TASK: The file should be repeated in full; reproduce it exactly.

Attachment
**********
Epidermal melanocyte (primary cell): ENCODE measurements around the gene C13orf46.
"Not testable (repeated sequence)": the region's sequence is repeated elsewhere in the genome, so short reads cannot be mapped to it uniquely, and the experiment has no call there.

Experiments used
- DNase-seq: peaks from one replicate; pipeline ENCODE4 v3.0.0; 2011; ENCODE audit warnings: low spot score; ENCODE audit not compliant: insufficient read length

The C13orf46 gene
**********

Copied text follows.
Epidermal melanocyte (primary cell): ENCODE measurements around the gene C13orf46.
"Not testable (repeated sequence)": the region's sequence is repeated elsewhere in the genome, so short reads cannot be mapped to it uniquely, and the experiment has no call there.

Experiments used
- DNase-seq: peaks from one replicate; pipeline ENCODE4 v3.0.0; 2011; ENCODE audit warnings: low spot score; ENCODE audit not compliant: insufficient read length

The C13orf46 gene